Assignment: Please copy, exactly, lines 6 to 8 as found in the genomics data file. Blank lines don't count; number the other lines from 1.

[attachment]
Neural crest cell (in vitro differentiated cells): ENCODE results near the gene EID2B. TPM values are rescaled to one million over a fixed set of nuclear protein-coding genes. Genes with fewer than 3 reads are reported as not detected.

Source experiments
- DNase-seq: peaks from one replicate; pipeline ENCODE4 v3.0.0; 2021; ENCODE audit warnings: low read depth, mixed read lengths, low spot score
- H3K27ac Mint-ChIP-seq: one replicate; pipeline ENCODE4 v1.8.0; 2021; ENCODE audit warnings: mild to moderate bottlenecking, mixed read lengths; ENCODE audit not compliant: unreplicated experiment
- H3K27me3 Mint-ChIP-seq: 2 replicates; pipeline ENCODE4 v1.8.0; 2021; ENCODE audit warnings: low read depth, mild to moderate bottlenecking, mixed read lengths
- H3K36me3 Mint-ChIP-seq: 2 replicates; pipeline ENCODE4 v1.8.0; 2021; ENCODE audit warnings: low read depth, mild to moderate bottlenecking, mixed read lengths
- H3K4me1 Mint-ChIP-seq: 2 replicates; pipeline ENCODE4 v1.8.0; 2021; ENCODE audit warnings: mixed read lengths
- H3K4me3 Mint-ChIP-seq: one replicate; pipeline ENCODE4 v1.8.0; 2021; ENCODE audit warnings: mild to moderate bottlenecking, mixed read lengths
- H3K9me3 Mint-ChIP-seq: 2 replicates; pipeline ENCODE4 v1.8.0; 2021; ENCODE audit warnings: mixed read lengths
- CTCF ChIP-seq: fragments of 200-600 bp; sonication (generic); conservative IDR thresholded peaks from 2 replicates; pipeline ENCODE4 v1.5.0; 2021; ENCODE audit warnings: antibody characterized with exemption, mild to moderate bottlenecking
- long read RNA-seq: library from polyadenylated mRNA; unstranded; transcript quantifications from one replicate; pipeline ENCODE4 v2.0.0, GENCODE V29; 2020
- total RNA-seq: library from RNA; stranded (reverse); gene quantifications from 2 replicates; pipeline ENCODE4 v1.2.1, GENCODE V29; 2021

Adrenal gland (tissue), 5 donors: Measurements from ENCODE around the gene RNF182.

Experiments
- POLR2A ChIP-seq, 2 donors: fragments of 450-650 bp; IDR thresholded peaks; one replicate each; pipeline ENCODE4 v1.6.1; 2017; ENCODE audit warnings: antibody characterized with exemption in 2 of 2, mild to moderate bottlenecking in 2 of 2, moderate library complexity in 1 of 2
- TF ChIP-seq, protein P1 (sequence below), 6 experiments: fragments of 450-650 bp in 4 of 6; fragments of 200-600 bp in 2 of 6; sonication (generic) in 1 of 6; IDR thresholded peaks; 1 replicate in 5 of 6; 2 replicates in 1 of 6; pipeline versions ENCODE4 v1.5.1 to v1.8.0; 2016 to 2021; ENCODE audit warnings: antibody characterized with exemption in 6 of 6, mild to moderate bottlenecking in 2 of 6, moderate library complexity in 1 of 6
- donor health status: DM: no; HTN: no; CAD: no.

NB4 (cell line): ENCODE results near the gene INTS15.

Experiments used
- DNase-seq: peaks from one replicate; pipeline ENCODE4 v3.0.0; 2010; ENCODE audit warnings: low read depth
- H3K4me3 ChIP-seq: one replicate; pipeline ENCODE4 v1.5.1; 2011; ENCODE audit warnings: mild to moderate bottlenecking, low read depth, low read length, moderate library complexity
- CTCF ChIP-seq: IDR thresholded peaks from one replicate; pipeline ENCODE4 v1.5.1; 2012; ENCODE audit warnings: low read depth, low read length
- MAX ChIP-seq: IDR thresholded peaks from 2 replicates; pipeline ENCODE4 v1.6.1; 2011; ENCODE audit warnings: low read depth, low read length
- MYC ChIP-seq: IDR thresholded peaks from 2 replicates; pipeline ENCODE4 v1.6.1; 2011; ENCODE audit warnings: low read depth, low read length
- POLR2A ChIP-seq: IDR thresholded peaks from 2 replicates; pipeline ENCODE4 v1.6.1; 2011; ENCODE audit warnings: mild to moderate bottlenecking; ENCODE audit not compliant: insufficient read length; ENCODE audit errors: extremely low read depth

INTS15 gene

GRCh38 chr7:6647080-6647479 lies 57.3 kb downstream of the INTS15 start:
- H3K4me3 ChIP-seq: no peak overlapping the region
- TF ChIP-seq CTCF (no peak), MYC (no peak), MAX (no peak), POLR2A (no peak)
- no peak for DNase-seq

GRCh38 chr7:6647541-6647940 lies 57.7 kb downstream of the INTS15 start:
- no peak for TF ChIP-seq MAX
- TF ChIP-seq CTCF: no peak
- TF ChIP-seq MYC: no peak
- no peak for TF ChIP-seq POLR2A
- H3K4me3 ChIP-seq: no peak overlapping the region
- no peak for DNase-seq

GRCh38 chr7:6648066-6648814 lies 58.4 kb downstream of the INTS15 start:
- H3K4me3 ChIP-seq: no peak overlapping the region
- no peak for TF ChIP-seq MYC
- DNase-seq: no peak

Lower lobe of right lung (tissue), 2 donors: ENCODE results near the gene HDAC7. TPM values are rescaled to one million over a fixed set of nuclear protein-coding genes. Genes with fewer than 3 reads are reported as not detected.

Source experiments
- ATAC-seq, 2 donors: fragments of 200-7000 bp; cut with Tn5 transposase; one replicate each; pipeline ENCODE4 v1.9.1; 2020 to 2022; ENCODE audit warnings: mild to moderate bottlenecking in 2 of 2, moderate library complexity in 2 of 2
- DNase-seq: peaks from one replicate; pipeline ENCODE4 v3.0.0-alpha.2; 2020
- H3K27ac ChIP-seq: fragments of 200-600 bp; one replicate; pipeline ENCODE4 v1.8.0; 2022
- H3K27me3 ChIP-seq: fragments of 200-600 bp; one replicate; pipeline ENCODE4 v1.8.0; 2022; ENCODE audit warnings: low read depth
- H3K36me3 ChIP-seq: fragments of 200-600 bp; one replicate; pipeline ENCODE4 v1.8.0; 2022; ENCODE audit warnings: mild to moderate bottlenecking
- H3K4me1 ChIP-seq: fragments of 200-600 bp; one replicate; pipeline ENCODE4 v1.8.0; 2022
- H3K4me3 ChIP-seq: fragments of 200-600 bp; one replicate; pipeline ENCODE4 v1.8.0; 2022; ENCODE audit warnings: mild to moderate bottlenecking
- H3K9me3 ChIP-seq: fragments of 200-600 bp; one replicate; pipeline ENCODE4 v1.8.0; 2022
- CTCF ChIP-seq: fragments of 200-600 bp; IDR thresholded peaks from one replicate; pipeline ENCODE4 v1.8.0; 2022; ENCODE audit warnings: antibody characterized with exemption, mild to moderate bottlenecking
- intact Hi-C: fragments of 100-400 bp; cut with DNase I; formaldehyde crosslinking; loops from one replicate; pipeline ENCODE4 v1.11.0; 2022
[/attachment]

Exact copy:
- H3K36me3 Mint-ChIP-seq: 2 replicates; pipeline ENCODE4 v1.8.0; 2021; ENCODE audit warnings: low read depth, mild to moderate bottlenecking, mixed read lengths
- H3K4me1 Mint-ChIP-seq: 2 replicates; pipeline ENCODE4 v1.8.0; 2021; ENCODE audit warnings: mixed read lengths
- H3K4me3 Mint-ChIP-seq: one replicate; pipeline ENCODE4 v1.8.0; 2021; ENCODE audit warnings: mild to moderate bottlenecking, mixed read lengths